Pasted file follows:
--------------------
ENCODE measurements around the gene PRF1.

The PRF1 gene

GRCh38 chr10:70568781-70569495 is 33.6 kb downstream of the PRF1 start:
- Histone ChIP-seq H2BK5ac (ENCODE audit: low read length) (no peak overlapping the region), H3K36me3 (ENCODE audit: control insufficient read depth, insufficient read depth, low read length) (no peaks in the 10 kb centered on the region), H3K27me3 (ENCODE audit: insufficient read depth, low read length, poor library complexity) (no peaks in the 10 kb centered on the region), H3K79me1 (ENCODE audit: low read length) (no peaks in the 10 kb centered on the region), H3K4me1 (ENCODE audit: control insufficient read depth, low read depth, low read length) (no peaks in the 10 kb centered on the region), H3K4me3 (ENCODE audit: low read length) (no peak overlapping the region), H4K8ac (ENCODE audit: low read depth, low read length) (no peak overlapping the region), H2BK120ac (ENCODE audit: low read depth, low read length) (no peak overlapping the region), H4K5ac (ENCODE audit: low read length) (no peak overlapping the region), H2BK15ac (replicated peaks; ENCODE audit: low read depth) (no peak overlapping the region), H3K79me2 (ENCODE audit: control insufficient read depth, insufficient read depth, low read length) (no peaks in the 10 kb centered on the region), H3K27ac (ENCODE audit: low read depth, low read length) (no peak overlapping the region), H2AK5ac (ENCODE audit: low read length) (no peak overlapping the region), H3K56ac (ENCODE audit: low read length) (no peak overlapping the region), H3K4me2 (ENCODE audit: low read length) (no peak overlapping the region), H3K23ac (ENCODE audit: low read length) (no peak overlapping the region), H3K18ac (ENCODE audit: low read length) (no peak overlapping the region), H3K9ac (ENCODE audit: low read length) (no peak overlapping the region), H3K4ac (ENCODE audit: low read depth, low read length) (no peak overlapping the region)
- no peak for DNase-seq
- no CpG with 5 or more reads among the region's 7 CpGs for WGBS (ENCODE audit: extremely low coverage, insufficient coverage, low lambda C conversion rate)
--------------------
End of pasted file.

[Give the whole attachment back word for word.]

ENCODE measurements around the gene PRF1.

The PRF1 gene

GRCh38 chr10:70568781-70569495 is 33.6 kb downstream of the PRF1 start:
- Histone ChIP-seq H2BK5ac (ENCODE audit: low read length) (no peak overlapping the region), H3K36me3 (ENCODE audit: control insufficient read depth, insufficient read depth, low read length) (no peaks in the 10 kb centered on the region), H3K27me3 (ENCODE audit: insufficient read depth, low read length, poor library complexity) (no peaks in the 10 kb centered on the region), H3K79me1 (ENCODE audit: low read length) (no peaks in the 10 kb centered on the region), H3K4me1 (ENCODE audit: control insufficient read depth, low read depth, low read length) (no peaks in the 10 kb centered on the region), H3K4me3 (ENCODE audit: low read length) (no peak overlapping the region), H4K8ac (ENCODE audit: low read depth, low read length) (no peak overlapping the region), H2BK120ac (ENCODE audit: low read depth, low read length) (no peak overlapping the region), H4K5ac (ENCODE audit: low read length) (no peak overlapping the region), H2BK15ac (replicated peaks; ENCODE audit: low read depth) (no peak overlapping the region), H3K79me2 (ENCODE audit: control insufficient read depth, insufficient read depth, low read length) (no peaks in the 10 kb centered on the region), H3K27ac (ENCODE audit: low read depth, low read length) (no peak overlapping the region), H2AK5ac (ENCODE audit: low read length) (no peak overlapping the region), H3K56ac (ENCODE audit: low read length) (no peak overlapping the region), H3K4me2 (ENCODE audit: low read length) (no peak overlapping the region), H3K23ac (ENCODE audit: low read length) (no peak overlapping the region), H3K18ac (ENCODE audit: low read length) (no peak overlapping the region), H3K9ac (ENCODE audit: low read length) (no peak overlapping the region), H3K4ac (ENCODE audit: low read depth, low read length) (no peak overlapping the region)
- no peak for DNase-seq
- no CpG with 5 or more reads among the region's 7 CpGs for WGBS (ENCODE audit: extremely low coverage, insufficient coverage, low lambda C conversion rate)